Ultrasound Guided Injections

Last updated date: 03-Mar-2023

Originally Written in English

Ultrasound Guided Injections


Modern medical technology has made it easier and more accurate to diagnose and treat a wide range of orthopedic illnesses and injuries. Consider ultrasound-guided injections as an example. To treat a patient's symptoms, ultrasound-guided injections are typically utilized to administer drugs such as painkillers, anti-inflammatories, or joint lubricants (hyaluronic acid) into highly specific areas. Numerous of these injections occur at typical injury locations, such as joints like the knee, hip, or shoulder, and maybe a component of a more all-encompassing pain management strategy.


What is Ultrasound

Waves are how sound moves. Ultrasound is sound that travels at a frequency greater than what our ears can detect.

By assembling images from the return of sound waves as they bounce back from whatever obstacle they encounter, ultrasound scans are performed. Pictures can be formed on an ultrasound monitor by directing the sound waves toward and away from the surfaces of various body structures. A transducer (probe) is moved across the skin's surface of the area to be examined to transmit and receive ultrasonic waves to and from the body. Specialist-trained doctors and sonographers take images (pictures) for interpretation. Several disorders can be diagnosed using ultrasound imaging. They are also utilized to direct the placement of injecting needles.


What is Ultrasound Guided Injection


Your physician will have already explained to you why it is best for you to receive an injection. An antiseptic solution is used to cleanse the skin. Your skin can get stained, but that will go away in a few days.

Your local anesthetic may be injected by the radiologist to make the region more comfortable. As it is injected, there will be a brief stinging sensation, but this will pass. The corticosteroid is then administered using an extremely thin needle and ultrasound imaging as a guide. Inflammation (swelling) and discomfort in or around a joint, tendon, or soft tissue are treated with corticosteroids. A local anesthetic agent could also be included in the injection.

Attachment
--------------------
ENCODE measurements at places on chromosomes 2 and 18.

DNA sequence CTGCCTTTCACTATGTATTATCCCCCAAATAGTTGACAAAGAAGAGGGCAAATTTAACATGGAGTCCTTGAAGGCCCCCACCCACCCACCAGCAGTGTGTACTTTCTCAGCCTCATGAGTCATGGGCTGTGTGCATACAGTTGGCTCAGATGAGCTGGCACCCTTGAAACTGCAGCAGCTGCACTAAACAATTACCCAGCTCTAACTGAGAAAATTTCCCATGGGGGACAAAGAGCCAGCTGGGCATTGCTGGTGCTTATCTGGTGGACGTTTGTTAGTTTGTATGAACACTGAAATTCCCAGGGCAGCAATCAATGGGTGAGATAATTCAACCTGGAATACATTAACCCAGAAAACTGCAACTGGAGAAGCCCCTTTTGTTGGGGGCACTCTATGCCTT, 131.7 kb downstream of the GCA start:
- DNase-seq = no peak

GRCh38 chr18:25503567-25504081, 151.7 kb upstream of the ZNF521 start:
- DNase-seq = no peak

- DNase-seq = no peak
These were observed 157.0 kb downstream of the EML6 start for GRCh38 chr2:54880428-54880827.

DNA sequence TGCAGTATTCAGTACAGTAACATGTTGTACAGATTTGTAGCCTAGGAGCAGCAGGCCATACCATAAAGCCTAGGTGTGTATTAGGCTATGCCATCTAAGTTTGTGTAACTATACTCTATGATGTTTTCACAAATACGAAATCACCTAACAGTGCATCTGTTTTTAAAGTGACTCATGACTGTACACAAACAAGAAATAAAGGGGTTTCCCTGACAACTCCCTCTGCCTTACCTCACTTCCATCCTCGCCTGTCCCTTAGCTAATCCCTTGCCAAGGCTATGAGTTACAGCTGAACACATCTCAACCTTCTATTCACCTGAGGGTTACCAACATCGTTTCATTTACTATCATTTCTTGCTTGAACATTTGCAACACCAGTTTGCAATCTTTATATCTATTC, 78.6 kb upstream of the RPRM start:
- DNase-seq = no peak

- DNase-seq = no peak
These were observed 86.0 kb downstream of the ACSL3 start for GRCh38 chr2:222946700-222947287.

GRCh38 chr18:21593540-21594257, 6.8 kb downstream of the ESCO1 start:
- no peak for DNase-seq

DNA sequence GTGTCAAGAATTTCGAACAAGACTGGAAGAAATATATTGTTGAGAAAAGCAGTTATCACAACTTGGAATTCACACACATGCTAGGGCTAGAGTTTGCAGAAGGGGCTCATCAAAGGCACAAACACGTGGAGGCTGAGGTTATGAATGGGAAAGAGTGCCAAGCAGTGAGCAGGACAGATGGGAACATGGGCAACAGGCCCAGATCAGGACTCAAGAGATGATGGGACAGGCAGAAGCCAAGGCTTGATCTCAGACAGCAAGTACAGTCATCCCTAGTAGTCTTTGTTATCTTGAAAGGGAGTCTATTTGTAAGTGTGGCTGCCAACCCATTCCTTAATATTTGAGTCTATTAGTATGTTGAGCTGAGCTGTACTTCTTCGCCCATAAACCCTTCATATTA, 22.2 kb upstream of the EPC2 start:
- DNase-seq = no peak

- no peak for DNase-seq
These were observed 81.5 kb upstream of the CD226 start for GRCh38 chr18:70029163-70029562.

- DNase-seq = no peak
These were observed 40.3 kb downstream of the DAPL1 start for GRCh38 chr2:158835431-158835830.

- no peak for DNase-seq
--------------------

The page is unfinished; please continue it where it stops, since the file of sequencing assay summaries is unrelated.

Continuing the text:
Ultrasound Guided Injection Types



Hydrodilatation, sometimes called hydrodistension, is frequently used to treat frozen shoulder (adhesive capsulitis). Under ultrasound guidance, saline, local anesthetic, and cortisone are injected into the joint. Removing scar tissue from the calf muscles might also be helpful.



To treat symptoms of pain or numbness, neurolysis is the administration of a steroid and saline around a peripheral nerve in the upper or lower extremity. Sciatica, Tarsal tunnel syndrome, and Carpal tunnel syndrome discomfort can all be lessened or eliminated with this technique. With the aid of ultrasonography and image guidance, cortisone is administered.


Durolane or Synvisc Injection

The fluid found in joints is similar to Synvisc or Durolane. The liquid gives the joint lubrication and serves as a shock absorber. Osteoarthritis-related joint discomfort is treated with Synvisc and Durolane injections.



A medical imaging procedure called an arthrogram is used to assess the health of joints. A radiologist uses ultrasound to direct the injection of a contrast substance into the injured joint. The method is most frequently applied to the shoulder, elbow, wrist, hip, knee, and ankle to find anomalies and the source of pain or discomfort.


ABI or PRP Injection

A patient's blood is injected into a body part during an autologous blood injection (ABI) treatment to speed up the healing process. It is most typically used to treat tendon degeneration (tendonitis, tendinosis, or tendinopathy), which frequently happens in conjunction with minor tendon tears. Additionally, it has been utilized to treat joint, ligament, and fascia diseases.

A variation of ABI, platelet-rich plasma (PRP) injections include spinning a patient's blood rapidly in a centrifuge to separate it into layers of plasma, white blood cells, and red blood cells. The more platelet-rich plasma may be collected and delivered into injured tissues. Theoretically, this promotes a stronger healing response.

A radiologist does both of these treatments under ultrasound supervision to precisely target tendon illness and tears. Depending on the severity of your injury, multiple injections might be needed. Patients with bleeding issues or those on anticoagulants cannot undergo ABI. Other blood disorders like leukemia, where there may be tumor cells in the blood, or circumstances where there aren't enough platelets shouldn't be treated with it. Additionally, ABI is not advised in some cases of tendon tears when surgery may be preferable.